Beta Pic in infrared, masked and processed

The star Beta Pictoris, at center behind the dark-blue mask, has a tiny infrared dot just northeast (upper left) of it and only a thousandth as bright. The star's light itself has been nearly canceled out here. Outside the mask are the bright infrared glows of Beta Pic's enormous disk of dusty collision debris, seen nearly edge-on. Click image for larger, labeled version.

ESO / A.-M. Lagrange and others

Last week two teams of astronomers, one using the Hubble Space Telescope and the other using giant ground-based scopes with adaptive optics, released what they called the first direct images of extrasolar planets orbiting other stars; see our article.

Not to be outdone, a French team today released their image of a tiny but definitely real speck glowing in the infrared 0.4 arcsecond from Beta Pictoris, a young star 63 light-years away. The speck is just inside the inner edge of Beta Pic's enormous, famous debris disk — a wide platter of dust that we see nearly edge-on.

The astronomers, led by Anne-Marie Lagrange (University of Grenoble), used one of the 8.2-meter reflectors of the Very Large Telescope array run by the European Southern Observatory at Paranal in Chile. The speck, glowing in infrared light 1,000 times fainter than Beta Pic itself, was resolved by means of severe image processing to eliminate almost all of the star's dazzling glare. Beta Pic is a naked-eye star shining at 4th magnitude in the far-southern sky near Canopus. It is a hot, white, type-A3 star eight times as luminous as the Sun.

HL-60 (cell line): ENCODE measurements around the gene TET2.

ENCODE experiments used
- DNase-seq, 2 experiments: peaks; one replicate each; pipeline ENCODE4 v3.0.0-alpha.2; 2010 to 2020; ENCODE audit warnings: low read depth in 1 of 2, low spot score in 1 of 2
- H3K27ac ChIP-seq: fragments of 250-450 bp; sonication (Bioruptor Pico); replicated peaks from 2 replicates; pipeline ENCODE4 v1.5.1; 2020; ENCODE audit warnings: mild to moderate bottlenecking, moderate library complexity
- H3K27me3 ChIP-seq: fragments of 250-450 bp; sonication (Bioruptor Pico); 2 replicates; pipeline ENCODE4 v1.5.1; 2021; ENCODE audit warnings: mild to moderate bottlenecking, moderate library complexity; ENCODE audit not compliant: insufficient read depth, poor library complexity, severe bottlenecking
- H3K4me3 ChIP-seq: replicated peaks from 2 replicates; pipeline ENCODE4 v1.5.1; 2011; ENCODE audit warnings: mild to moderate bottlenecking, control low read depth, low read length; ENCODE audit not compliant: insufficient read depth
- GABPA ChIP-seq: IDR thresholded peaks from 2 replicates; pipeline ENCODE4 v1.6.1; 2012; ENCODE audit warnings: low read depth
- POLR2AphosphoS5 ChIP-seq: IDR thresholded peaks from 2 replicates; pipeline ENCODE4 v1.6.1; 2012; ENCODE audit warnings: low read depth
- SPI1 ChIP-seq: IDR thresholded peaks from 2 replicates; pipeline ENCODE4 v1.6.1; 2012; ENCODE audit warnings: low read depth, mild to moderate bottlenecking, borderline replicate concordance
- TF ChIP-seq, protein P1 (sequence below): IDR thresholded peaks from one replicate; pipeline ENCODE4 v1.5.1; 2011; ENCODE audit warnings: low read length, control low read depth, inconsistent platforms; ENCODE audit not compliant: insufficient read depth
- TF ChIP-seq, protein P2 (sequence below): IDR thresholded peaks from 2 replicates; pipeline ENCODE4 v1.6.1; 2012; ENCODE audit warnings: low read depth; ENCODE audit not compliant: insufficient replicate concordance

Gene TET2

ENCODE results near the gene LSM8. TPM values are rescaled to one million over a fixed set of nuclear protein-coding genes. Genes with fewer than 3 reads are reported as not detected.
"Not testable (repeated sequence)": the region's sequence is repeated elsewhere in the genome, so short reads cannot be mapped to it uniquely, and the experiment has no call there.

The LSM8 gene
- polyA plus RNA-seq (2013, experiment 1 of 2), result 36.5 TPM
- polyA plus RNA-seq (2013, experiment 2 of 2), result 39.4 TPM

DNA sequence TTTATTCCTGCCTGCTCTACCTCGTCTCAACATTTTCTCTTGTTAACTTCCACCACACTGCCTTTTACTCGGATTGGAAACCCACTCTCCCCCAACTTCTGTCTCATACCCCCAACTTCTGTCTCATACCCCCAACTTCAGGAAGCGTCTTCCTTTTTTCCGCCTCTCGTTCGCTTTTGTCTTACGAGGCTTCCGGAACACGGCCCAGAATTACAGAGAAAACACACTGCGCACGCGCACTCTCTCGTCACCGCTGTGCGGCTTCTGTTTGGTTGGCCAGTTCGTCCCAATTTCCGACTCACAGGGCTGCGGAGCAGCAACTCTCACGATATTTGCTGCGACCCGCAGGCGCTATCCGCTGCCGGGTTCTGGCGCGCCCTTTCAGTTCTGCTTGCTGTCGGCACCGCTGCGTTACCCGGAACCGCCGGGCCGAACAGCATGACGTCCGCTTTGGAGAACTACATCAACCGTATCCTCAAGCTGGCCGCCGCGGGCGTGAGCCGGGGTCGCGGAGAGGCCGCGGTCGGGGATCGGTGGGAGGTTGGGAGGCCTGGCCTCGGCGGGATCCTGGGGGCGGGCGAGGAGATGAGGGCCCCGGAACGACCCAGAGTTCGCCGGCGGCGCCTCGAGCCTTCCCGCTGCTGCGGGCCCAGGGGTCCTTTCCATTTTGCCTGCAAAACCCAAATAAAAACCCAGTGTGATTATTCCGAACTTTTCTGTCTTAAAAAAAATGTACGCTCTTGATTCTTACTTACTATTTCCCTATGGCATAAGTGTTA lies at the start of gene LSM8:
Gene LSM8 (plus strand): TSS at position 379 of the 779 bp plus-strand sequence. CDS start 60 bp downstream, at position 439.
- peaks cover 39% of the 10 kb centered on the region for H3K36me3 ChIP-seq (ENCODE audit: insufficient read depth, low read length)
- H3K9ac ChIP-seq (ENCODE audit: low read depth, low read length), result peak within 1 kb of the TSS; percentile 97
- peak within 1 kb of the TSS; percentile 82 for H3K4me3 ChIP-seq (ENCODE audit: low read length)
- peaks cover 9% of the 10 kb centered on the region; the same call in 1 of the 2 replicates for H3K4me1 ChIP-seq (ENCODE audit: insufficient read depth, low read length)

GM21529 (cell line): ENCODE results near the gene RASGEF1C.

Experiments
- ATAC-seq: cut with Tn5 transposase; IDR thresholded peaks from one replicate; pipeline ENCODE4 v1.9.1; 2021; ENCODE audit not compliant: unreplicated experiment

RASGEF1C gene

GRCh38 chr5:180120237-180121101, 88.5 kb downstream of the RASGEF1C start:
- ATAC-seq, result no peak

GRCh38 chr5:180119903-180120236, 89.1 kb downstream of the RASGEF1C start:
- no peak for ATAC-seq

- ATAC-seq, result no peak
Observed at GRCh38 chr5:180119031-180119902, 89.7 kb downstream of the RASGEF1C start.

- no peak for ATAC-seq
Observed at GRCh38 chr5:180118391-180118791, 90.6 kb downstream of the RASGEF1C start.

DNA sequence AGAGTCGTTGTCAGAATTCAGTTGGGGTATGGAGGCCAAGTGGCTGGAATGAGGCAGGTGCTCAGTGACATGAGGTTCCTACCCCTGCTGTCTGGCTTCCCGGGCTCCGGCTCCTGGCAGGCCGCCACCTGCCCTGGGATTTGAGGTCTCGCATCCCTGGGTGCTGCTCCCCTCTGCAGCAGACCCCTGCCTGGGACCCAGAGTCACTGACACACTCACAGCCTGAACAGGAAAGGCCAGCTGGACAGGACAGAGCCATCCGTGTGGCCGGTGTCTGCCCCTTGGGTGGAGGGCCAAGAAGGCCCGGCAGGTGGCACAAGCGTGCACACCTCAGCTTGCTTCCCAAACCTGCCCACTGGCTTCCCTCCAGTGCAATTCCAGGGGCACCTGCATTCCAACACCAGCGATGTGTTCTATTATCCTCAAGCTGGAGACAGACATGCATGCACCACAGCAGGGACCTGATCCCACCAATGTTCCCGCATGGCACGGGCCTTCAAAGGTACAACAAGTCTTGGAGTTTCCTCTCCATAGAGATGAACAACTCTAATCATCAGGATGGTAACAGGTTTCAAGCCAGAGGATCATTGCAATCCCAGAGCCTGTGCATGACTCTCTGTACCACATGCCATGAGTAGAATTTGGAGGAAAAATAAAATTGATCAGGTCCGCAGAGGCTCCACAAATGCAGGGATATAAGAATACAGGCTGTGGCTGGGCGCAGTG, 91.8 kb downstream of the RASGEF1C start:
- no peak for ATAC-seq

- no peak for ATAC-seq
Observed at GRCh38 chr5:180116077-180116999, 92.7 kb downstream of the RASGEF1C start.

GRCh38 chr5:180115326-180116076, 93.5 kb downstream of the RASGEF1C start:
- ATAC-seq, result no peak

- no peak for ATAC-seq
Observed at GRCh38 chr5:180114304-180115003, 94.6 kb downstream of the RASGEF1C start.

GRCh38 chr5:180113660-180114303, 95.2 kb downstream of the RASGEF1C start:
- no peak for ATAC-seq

Beta Pic b lies about 8 astronomical units from the star, roughly Saturn's distance from the Sun. This puts it much closer to its star than last week's directly-imaged exoplanets. Gravitational effects perturbing the debris disk had already suggested that a giant planet ought to be there.

Given Beta Pic's very young age (10 or 20 million years) and the new object's apparent high temperature (about 1,500 kelvins), it should have a mass of about 8 Jupiters, which puts it within the planetary category.

Unlike the four planets in last week's images, "Beta Pictoris b" has not been observed long enough for it to show any sign of orbital motion around its star — or even to show that it is traveling with the star across the sky ("common proper motion"). Even so, the chance that it could be a background object unrelated to Beta Pic is extremely slim.

Read the full (and very informative) ESO press release.

And here is the team's discovery paper.


Image of Rod Bernitt

Rod Bernitt

November 21, 2008 at 8:57 pm

Beta Pictoris may be 1.8 solar mass, radius about 1.8 solar radii, effective temperature about 8052K so it could have a MS lifetime before evolving into a red giant of 1.6E+9 – 2.3E+ 9 years according to my astronomy spreadsheet. Using Beta Pic b as 8 Jupiter masses, semimajor axis = 8 AU and e = 0.1 (a guess), I get an orbital period about 16.82 years and instantaneous velocity (unperturbed) at 8 AU, about 14.13 km s^-1. These are interesting times for astronomy. Consider Fomalhaut, Fomalhaut b, HD 102272, and Pollux. All of these are said to have exoplanets yet the host stars plot quite differently on the H-R diagram, HD 102272 and Pollux being K0 giants and Fomalhaut spectral class A with a dust disk.

Interpreting from the conventional H-R diagram ages for HD 102272 and Pollux (K0 giants), both would have originated as MS stars similar to Fomalhaut more than 1 billion years ago and complete 4 or more galactic orbits to evolve into K0 giant stars today with exoplanets. The exoplanet orbits may change too as the stars evolve into K0 giants. These are critical assumptions underlying interpretations of exoplanet observations in stellar evolution theory.

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Image of Bob Enyart

Bob Enyart

December 27, 2019 at 1:42 pm

Rod, you wrote that 11 years ago. Are you still interested in such things. I've been trying to track you down for a possible interview on Real Science Radio. If you're interested, please contact a producer there. And, S&T, thanks for such a great site!

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